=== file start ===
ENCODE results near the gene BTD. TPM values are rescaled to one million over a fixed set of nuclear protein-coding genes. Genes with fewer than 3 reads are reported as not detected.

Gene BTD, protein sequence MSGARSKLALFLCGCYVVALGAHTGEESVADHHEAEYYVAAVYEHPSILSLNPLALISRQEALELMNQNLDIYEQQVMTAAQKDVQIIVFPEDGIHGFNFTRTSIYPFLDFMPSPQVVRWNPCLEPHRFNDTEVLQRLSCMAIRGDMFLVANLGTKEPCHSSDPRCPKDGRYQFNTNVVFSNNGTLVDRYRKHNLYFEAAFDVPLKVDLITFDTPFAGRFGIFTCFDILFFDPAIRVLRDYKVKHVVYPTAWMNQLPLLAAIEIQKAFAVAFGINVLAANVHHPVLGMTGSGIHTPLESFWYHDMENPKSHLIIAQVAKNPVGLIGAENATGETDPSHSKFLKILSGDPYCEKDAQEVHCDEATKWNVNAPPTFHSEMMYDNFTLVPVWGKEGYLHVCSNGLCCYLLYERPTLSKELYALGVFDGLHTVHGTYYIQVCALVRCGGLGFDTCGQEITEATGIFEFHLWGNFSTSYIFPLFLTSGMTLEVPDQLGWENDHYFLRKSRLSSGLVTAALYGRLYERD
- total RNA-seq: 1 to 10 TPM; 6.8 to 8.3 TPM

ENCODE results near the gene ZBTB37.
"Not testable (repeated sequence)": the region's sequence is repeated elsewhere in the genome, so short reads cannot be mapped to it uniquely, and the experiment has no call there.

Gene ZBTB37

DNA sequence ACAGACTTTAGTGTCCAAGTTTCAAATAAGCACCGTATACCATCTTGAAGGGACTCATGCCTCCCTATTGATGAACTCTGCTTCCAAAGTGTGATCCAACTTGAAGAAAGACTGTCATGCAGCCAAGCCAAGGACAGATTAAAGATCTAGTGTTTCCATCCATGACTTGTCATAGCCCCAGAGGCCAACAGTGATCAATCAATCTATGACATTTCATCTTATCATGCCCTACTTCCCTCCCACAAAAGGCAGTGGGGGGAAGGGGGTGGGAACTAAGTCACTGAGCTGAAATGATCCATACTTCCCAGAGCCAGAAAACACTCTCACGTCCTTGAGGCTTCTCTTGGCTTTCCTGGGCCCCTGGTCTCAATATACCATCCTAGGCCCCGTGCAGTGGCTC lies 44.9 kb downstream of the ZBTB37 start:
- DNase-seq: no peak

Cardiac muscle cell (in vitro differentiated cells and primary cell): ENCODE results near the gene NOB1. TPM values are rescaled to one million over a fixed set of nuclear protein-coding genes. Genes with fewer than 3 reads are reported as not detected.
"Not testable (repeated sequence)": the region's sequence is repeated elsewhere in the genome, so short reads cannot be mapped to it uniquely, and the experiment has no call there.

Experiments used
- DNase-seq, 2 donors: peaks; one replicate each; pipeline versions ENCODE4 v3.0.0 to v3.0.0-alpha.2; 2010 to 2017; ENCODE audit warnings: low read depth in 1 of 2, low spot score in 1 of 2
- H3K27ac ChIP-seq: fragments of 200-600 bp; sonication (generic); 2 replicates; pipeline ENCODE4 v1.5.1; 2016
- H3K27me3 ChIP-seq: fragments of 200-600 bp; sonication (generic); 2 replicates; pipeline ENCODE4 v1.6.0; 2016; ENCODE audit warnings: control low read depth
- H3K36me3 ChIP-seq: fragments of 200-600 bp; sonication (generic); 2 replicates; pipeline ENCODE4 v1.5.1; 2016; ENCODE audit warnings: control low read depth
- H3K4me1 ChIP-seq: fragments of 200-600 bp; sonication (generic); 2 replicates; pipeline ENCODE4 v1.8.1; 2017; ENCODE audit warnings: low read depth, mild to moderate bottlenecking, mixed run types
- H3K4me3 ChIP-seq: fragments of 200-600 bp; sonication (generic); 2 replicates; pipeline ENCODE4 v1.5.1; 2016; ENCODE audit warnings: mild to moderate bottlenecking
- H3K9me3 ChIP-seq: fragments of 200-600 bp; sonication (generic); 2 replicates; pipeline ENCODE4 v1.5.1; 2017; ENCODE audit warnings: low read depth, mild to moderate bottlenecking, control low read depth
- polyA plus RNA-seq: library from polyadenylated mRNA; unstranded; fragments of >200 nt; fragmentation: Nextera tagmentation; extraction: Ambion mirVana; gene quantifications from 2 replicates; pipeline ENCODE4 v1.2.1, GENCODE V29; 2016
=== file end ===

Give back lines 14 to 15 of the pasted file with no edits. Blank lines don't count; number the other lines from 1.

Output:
- H3K27me3 ChIP-seq: fragments of 200-600 bp; sonication (generic); 2 replicates; pipeline ENCODE4 v1.6.0; 2016; ENCODE audit warnings: control low read depth
- H3K36me3 ChIP-seq: fragments of 200-600 bp; sonication (generic); 2 replicates; pipeline ENCODE4 v1.5.1; 2016; ENCODE audit warnings: control low read depth